Last year was a perfect environment for positive returns across almost all asset classes because of low levels of volatility. This was caused by a breakout of global growth from its recent range, subdued inflation and helpful policies from global central banks. Importantly, there was also an impressive delivery of corporate earnings from companies both large and small.
Things have now changed and there will be some significant differences in markets in 2018 and beyond. Developed market central banks are likely to change their policies over the next 12 to 18 months, ending the era of easy money that has been seen since the financial crisis. The US central bank, the Federal Reserve, has already starting increasing interest rates and is reducing the other unconventional measures it has used to support markets over the last few years, such as bond purchases. The European Central Bank has also begun to cut its purchases of government and corporate bonds. This means investors will need to choose assets much more carefully, with different asset classes no longer moving in step. Volatility is likely to increase.
This change is very much welcomed at Charles Stanley, as it gives managers something which is coveted when running funds like the MHI – an increased dispersion of returns. A slow and gradual increase in interest rates should not prove a disaster for assets such as equities and bonds if it reflects an improving economic backdrop and an improvement in profits at companies. Indeed, central bankers know this. The biggest risk would be a sharp rise in rates, on the back of a spike higher in inflation, but we do not expect this to happen and we expect that both bond and equity markets will avoid any dramatic falls as central banks tread very carefully to unwind their quantitative easing programmes. Bond markets are, however, likely to see yields edge higher over the course of the year.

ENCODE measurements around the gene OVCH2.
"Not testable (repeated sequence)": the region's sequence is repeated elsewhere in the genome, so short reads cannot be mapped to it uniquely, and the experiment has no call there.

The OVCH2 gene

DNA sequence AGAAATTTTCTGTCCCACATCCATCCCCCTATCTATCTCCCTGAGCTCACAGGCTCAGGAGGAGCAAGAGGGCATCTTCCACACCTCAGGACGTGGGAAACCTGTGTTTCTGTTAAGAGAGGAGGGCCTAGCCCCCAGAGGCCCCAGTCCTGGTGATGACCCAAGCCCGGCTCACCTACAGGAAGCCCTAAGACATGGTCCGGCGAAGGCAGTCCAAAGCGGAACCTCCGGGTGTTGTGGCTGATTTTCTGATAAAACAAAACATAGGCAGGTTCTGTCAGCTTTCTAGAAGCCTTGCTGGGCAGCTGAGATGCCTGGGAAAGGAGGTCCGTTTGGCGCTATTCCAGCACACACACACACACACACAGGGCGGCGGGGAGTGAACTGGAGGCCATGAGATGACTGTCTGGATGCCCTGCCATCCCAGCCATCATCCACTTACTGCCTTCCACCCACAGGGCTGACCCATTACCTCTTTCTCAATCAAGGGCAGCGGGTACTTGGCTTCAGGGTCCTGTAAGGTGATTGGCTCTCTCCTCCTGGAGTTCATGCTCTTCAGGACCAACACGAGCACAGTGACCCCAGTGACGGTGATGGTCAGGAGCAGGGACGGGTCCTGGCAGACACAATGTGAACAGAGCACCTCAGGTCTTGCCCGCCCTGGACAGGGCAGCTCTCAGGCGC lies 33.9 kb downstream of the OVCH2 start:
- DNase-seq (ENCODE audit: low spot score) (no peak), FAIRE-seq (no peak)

It is a healthy exercise to review how we have performed over the year to see where we added value and where we can refine our investment processes even further. We monitor all aspects of the fund on a daily basis, but also take the time to step back to look at the bigger picture at regular intervals. Some of the highlights of this review process are discussed in this piece as we try to critique what is a very established investment process. Over the calendar year of 2017 we returned 5.6% on a total return basis, of which roughly 4.3% was gross income. This compared favourably to our IA Mixed Investment 0-35% Shares peer group, which returned 4.8%.
Our priority remains the generation of an attractive and sustainable level of income whilst offering the potential for capital growth. We would therefore consider this to have been a successful year for the fund, with our targets met. (Source: Financial Express Analytics at 31/12/17. Total return, sterling, net income reinvested for the C Inc share class.)
Preference Shares: These represent a legacy and forgotten asset class by many, with companies now preferring other methods of issuing debt. This means there is limited liquidity available, but there are very attractive returns to be earned if you can build a position on a selective basis. Over the calendar year our preference share allocation posted an impressive 16.0% total return. These instruments are senior to common shares and offer a fixed dividend and generally a perpetual maturity. Even with the price appreciation that we have seen over the year many of these still offer 5-6% yields.
Intermediate Capital Group is an alternative asset manager which has developed its fund management business in recent years to shift the focus away from investing its own capital and towards generating sustainable investment management fees. We have been long term holders of both the equity and two of their retail bonds but the last year has been quite transformational for the firm as the business model progresses. The shares generated a total return of 69.0% whilst the two retail bonds (6.25% maturing: 2020 and 5% maturing: 2023) posted 7.4% and 8.9% total returns respectively. We have rotated our holdings over the years between these securities depending on the best relative value and are currently looking at what offers the best returns given the moves this year.